Morphology

Root and ending concept definition and examples

The root and ending

The root and the ending are those elements by which the verbs are composed . The root or lexeme is the part of the verb that expresses its meaning and is generally invariable. The ending of the verb is called the ending or morpheme, which always varies and indicates: person, time and number. Root and ending concept definition

Both parts are always present in verbs. We see them in both regular and irregular verbs, although we can find small differences when identifying them. Although the ending is the final part of the verb, we should not confuse it with some verb suffixes such as: gerund, infinitive or participle.

Recognizing the composition of verbs is something that is extremely necessary on a day-to-day basis. This is because we can communicate better and understand verbs more clearly and effectively. Next, everything you need to know about the root and ending will be explained in more depth. Root and ending concept definition

The root

The stem or lexeme is the main part of the verb. This tells us the action that occurs. In most cases there are no variations. We always place it at the beginning of the verb and its meaning does not change. To obtain the root of the verb we only have to separate the endings ar , er or ir .

Examples

– Running: corr er .

– Drink: drink er .

– Eating: com er .

Root in regular verbs

The root of a regular verb is maintained in each and every one of its conjugations, only its ending changes.

Examples

– Running: corr eríamos, corr y, corr IMOS.

– Studying: I studied , we studied , we would study .

Root in irregular verbs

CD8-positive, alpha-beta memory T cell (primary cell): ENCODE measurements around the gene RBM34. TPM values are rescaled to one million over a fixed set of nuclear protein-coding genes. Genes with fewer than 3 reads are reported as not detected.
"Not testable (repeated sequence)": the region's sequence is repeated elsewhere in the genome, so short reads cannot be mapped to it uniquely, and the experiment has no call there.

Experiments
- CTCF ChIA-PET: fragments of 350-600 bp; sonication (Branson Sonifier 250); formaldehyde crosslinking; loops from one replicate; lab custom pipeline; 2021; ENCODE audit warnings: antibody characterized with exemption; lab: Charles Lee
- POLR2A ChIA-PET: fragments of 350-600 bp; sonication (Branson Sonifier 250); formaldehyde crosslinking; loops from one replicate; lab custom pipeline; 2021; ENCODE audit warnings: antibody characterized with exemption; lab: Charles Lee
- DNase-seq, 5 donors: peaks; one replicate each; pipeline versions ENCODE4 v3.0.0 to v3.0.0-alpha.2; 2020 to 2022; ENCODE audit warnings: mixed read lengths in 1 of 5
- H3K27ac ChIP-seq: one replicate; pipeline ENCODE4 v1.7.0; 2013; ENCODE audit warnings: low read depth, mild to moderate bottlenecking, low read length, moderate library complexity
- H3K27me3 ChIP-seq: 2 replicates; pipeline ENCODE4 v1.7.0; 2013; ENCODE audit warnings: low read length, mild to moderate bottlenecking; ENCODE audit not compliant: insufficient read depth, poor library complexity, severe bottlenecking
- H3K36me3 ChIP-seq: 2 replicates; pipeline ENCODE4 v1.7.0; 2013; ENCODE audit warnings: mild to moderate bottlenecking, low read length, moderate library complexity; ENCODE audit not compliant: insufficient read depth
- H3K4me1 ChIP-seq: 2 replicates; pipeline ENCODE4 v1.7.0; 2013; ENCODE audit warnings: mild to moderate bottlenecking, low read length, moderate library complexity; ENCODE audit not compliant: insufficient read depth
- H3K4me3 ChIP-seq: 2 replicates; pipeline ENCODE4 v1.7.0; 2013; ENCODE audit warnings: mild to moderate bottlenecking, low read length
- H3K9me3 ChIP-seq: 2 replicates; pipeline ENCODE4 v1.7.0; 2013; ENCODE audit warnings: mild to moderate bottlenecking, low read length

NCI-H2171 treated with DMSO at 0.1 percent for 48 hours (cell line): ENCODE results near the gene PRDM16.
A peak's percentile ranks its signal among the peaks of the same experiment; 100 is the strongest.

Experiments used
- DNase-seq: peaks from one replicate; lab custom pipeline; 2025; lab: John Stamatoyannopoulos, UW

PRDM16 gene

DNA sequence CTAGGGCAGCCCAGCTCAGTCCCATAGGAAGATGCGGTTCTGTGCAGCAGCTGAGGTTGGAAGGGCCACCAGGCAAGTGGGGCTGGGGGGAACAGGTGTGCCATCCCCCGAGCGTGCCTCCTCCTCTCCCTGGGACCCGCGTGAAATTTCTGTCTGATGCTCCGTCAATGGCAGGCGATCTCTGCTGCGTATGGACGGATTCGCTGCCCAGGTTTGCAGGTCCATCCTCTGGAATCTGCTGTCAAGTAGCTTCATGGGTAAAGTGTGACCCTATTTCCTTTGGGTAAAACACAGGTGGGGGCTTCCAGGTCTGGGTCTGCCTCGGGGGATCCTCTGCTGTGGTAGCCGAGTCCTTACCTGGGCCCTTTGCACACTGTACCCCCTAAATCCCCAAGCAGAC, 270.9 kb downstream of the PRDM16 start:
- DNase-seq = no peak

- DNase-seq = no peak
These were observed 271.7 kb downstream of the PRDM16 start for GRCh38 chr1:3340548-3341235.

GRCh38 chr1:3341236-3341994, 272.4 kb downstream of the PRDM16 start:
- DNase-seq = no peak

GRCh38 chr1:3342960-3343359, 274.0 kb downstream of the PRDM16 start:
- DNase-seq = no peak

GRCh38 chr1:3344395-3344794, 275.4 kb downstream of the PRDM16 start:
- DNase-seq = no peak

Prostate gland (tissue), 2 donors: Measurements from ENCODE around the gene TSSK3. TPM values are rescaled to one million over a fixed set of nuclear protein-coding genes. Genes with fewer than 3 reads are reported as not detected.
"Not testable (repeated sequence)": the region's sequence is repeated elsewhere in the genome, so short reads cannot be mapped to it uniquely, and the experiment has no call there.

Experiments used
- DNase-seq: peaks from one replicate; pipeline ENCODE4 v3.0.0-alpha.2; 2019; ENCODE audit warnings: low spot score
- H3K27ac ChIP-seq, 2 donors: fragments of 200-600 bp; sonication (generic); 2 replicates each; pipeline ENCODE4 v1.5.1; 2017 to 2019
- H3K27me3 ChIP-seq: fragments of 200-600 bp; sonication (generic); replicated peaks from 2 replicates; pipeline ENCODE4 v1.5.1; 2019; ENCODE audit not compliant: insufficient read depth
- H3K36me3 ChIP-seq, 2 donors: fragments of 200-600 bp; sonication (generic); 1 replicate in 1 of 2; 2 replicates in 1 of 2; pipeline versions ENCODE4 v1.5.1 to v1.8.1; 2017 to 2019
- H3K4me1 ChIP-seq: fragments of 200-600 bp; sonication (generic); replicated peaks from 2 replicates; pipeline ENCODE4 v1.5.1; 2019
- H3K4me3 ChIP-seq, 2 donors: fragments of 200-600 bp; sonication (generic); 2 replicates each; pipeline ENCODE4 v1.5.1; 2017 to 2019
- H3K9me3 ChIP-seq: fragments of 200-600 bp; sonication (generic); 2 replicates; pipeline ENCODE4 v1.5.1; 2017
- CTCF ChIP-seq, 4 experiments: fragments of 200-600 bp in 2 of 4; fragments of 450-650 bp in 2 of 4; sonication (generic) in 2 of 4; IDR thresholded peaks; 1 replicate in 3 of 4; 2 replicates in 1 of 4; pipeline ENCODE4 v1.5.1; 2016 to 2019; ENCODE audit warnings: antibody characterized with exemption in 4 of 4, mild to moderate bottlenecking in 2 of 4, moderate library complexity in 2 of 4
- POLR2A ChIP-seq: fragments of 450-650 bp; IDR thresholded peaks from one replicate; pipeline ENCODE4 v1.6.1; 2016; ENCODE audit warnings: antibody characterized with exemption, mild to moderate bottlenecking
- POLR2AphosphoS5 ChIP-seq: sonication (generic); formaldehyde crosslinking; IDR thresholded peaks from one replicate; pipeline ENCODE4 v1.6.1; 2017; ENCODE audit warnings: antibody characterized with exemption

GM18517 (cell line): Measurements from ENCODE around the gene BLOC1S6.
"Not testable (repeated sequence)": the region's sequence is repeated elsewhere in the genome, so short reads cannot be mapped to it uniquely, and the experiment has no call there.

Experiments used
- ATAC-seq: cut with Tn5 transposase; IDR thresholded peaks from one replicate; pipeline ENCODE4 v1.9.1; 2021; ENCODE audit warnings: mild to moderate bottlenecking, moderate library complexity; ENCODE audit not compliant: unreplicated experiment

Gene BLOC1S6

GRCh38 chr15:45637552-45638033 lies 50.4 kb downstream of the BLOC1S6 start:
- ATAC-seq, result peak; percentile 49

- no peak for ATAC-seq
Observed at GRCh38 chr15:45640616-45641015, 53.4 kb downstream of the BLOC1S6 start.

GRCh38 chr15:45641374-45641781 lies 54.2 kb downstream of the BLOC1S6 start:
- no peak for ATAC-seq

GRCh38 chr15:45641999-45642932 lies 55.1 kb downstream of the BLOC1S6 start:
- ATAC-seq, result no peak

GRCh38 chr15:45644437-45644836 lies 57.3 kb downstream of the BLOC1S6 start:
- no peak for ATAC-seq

The root of an irregular verb allows certain modifications in some of its conjugations.

Example

– Make: hac emos, hic IMOS, hic ieron.

– Sleep: dur mieron, dor me dor mimes.

The ending

The ending, also known as a morpheme, is the ending that completes the meaning of the verb. It does so by complementing the root. This part always changes and is distinguished in verbs by granting the following characteristics:

– Number (singular or plural).

– Person (first, second or third person).

– Time (past, present, future, etc.).

Endings are easy to identify, as they always contain the previously mentioned traits. To identify them we only have to separate it from the root of the verb. Root and ending concept definition

Examples

– I run: corr or (first person singular in present tense).

– Bebiste: beb iste (second person singular in the past tense).

– They ate: com ian (third person plural past tense).

Exceptions to the ending rule

Although endings are endings, not all endings in verbs are endings. We must not confuse them with some verb suffixes. These, unlike morphemes, do not vary or express the aforementioned qualities . Among the suffixes that directly affect the verb and are not considered endings, we have:

– The infinitive (ar-er-ir). Walk, run, die.

– The gerund (walking-going). Walking, running.

– The participle (ado-ido-so-to-cho). Walked, run, done.

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